Being stressed about stress

My journey through being stressed in high school and how I have become accustomed to it.

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Being stressed about stress

by Olivia Wirtz, Writer

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Stressing about an assignment, project or upcoming test has become a part of my high school routine. First, I receive the assignment or project, then I realize that it is more challenging than I first thought and finally I spend the rest of my time stressing about how or when I’m going to complete it. As a senior looking back on the past years, I feel as though being overly stressed about school has caused me to miss out on my appreciation of high school. Being stressed has almost become a part of the way I am. Whether warranted or not, stress has consumed a substantial portion of my high school years.

At STA, we are held at a different standard, and we have access to challenging courses. The rigor that these advantages demand is attached to an unhealthy amount of stress for students. According to The Atlantic, a recent survey on a handful of high school students revealed that about half of them are chronically stressed.

Though some amount of stress can be healthy in order for individuals to succeed, I realized that most of the stress I put on myself is unnecessary. I always get the assignment or project done no matter the amount of pressure I put on myself. Many students experience an unhealthy amount of stress whether its from school, parents, teachers, etc. According to The Atlantic, studies found that 49% of students reported feeling “a great deal of stress” on a daily basis.

Our school’s culture plays a major role in the amount of stress our students feel on a daily basis. Almost every conversation I have at school touches on how stressed someone is or how much they need to do. It’s almost like a competition between who is more stressed than the other. Though school culture could shift,  it is unlikely that it will change anytime soon. However, I think a way that students could contribute to shifting the culture of stress at STA is really empathizing with each other’s stress. I think if I talk about how much pressure I am feeling, I want someone to acknowledge me and make my worries feel valid. This technique could possibly shift the way that conversations about stress take place.

“School cultures reflect the greater competitive environment of global capitalism,” Bo Paulle says, a sociology professor at the University of Amsterdam and author of the book Toxic Schools. “Our current system is a warped manifestation of our general anxiety about downward social mobility and what it takes to move up.”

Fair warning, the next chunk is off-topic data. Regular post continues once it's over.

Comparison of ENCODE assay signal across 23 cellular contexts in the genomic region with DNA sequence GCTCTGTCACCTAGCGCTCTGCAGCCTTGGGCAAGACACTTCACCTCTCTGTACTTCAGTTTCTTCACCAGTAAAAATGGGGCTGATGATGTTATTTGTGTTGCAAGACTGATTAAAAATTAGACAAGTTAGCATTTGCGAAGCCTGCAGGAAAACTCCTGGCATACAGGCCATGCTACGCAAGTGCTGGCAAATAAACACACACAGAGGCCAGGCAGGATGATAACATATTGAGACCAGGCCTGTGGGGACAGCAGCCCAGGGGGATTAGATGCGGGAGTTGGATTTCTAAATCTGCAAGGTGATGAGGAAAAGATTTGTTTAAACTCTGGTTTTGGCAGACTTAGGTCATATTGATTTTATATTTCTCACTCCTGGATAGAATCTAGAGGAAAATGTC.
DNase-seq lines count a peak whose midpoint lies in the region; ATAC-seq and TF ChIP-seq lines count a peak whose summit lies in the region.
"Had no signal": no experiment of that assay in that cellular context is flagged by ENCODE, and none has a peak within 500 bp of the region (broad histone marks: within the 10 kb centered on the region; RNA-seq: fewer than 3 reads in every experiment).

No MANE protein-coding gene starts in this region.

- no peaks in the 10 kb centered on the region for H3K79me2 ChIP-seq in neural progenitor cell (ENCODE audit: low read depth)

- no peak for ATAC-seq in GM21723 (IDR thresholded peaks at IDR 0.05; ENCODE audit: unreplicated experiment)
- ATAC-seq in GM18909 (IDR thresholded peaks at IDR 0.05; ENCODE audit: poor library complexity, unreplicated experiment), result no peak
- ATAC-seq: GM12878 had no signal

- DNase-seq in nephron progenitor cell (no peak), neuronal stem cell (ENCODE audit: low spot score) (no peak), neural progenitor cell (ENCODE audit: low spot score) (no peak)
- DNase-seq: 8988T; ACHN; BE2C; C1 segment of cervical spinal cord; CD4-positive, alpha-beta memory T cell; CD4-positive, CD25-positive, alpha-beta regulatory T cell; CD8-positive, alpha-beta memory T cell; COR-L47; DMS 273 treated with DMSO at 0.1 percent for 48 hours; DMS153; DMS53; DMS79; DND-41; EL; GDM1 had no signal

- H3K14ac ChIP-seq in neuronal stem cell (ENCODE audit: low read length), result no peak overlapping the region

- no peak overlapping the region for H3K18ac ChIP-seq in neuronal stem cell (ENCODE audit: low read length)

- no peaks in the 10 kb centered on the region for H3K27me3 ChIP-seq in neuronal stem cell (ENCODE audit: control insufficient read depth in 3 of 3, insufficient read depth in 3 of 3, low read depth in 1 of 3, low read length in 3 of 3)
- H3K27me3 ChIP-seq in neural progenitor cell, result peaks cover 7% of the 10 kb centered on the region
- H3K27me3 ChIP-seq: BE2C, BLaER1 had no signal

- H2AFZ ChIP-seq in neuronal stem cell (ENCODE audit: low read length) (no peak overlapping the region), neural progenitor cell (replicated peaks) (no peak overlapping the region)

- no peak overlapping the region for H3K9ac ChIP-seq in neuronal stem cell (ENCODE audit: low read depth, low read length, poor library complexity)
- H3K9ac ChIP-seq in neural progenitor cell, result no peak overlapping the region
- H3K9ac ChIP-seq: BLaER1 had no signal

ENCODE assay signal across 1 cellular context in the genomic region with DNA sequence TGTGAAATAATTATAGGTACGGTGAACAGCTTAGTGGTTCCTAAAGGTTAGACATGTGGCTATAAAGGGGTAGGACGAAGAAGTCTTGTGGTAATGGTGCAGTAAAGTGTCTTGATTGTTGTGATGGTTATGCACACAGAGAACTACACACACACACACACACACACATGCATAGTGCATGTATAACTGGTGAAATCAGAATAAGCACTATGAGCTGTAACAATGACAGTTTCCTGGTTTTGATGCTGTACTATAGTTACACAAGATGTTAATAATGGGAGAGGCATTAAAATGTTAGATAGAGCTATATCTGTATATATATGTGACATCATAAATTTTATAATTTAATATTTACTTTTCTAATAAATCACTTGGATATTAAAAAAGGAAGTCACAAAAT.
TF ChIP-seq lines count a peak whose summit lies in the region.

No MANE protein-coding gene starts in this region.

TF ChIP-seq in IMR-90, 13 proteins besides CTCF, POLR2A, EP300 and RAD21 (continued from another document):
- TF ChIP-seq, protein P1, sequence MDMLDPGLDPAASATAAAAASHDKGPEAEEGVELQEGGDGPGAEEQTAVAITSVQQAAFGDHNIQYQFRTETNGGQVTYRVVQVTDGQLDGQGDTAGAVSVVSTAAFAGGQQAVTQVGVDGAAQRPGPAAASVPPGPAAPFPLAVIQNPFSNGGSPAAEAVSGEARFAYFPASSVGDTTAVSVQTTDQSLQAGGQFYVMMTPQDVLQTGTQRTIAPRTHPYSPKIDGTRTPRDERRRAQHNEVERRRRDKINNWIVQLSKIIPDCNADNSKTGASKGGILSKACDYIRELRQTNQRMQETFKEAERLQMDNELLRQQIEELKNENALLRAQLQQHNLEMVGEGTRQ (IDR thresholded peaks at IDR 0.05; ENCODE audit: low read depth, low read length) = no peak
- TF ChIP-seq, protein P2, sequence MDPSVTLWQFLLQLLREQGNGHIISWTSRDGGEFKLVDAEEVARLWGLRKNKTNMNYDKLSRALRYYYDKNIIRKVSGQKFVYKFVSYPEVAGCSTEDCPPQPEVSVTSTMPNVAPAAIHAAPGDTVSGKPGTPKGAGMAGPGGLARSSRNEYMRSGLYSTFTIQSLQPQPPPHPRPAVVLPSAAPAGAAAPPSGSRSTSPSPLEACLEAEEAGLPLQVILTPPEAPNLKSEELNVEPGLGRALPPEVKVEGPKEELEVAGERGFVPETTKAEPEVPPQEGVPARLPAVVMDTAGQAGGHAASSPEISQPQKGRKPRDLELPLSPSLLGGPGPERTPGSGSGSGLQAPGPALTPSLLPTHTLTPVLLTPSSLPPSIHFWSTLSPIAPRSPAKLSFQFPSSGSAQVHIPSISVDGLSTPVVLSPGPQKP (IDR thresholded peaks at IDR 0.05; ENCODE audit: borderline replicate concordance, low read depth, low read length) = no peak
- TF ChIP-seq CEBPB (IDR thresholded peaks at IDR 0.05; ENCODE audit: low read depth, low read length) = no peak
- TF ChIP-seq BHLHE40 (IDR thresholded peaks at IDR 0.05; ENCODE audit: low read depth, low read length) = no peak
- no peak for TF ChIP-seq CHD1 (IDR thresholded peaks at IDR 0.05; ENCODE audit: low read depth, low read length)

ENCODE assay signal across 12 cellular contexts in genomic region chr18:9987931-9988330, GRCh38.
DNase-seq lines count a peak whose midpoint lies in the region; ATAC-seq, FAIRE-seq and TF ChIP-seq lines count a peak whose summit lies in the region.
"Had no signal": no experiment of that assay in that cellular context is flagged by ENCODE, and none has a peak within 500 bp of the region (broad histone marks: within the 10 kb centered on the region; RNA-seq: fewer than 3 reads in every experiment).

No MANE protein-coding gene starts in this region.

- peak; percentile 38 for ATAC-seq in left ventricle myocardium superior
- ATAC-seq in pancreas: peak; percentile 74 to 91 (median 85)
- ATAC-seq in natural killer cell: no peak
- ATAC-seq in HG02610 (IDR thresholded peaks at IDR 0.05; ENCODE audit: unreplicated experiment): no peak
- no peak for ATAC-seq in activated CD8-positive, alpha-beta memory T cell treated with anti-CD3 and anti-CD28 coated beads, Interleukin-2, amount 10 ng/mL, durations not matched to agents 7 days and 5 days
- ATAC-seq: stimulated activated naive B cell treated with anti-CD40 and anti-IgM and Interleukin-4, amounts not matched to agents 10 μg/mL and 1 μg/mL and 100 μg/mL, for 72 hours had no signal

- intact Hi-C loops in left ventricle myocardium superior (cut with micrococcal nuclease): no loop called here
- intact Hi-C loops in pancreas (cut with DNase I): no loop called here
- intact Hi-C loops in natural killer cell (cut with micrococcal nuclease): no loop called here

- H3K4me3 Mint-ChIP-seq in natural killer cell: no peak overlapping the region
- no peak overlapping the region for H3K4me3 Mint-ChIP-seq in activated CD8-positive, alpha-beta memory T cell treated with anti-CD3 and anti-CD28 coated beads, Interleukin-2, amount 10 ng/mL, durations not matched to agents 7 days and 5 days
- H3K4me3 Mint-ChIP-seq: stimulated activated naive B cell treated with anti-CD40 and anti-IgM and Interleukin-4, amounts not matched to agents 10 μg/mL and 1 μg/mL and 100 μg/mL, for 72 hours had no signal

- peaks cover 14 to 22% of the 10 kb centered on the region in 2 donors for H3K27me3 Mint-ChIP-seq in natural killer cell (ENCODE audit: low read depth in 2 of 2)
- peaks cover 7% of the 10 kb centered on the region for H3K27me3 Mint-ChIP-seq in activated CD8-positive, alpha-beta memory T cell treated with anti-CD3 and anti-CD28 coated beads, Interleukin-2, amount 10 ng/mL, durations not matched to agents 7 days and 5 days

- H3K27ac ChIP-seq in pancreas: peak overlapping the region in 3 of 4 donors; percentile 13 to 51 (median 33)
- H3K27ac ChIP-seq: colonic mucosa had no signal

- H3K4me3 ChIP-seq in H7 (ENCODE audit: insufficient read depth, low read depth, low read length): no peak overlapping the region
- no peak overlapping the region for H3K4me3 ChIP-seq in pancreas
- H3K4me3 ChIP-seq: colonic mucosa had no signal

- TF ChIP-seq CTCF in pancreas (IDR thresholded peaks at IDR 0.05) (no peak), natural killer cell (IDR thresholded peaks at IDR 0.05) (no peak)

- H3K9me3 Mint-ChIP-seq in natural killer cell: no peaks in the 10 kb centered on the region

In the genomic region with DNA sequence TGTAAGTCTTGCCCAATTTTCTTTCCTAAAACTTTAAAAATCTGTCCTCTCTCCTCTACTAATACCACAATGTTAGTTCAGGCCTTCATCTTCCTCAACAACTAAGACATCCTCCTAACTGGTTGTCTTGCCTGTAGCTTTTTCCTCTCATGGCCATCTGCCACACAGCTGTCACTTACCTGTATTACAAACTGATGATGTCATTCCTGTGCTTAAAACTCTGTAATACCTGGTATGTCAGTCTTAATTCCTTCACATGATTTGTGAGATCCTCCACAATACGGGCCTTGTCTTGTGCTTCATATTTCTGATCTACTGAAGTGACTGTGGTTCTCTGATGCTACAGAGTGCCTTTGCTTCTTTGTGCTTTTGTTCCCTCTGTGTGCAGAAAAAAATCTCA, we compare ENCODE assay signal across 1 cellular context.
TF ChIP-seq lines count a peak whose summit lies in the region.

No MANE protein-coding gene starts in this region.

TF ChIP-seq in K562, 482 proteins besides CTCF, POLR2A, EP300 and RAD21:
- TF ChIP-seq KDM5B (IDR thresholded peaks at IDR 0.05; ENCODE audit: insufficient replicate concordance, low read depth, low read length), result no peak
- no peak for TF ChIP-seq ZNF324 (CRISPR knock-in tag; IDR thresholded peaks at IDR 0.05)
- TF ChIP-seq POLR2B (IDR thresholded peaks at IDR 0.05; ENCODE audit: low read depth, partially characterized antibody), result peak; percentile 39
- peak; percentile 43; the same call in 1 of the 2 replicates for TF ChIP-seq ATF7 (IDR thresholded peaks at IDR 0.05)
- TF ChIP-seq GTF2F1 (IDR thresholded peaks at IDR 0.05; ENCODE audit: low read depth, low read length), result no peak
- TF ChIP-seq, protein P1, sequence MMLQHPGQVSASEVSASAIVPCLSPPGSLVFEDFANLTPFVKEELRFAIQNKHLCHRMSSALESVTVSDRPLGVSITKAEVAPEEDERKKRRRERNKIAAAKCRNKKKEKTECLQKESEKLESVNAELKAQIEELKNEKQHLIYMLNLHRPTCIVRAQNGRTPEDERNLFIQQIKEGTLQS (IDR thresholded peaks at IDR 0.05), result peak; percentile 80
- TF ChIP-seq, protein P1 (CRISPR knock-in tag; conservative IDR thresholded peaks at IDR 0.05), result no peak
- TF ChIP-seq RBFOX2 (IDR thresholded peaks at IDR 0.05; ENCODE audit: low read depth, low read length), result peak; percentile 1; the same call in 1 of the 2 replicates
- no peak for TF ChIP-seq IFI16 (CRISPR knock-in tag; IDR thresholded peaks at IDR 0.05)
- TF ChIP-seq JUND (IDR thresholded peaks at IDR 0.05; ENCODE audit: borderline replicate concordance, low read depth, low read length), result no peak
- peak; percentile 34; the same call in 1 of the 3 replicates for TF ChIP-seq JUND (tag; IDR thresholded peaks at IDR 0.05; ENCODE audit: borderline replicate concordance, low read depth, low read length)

I have even noticed that when family members ask me how school is going, I respond immediately with, “It’s very hard right now,” or “It is very stressful right now,” while giving them a distraught expression. In a survey published by the American Psychological Association, teens reported their stress as a 5.8 on a 10 point scale compared to adults’ 5.1. I think it is alarming that teens experience the same if not a greater amount of stress than adults. That’s why when adults disregard a student’s stress with the statement: “You are only in high school,” it creates more damage rather than comfort. I would like to see this stigma of high school stress change into one that is supported by adults.

However, even in times where I think “This is the most stressed I have ever been,” finding ways to distract myself has really helped. If I am volunteering, visiting with family or friends, or being active, I find it hard to think about how stressed I am. Additionally, I think it’s very easy for STA students and all students for that matter to become so wrapped up in their own lives whether it’s academic or social. I have learned that helping others whether it’s volunteering in your community or just helping out a friend with a small task helps get my mind off of what I feel pressure about.

 

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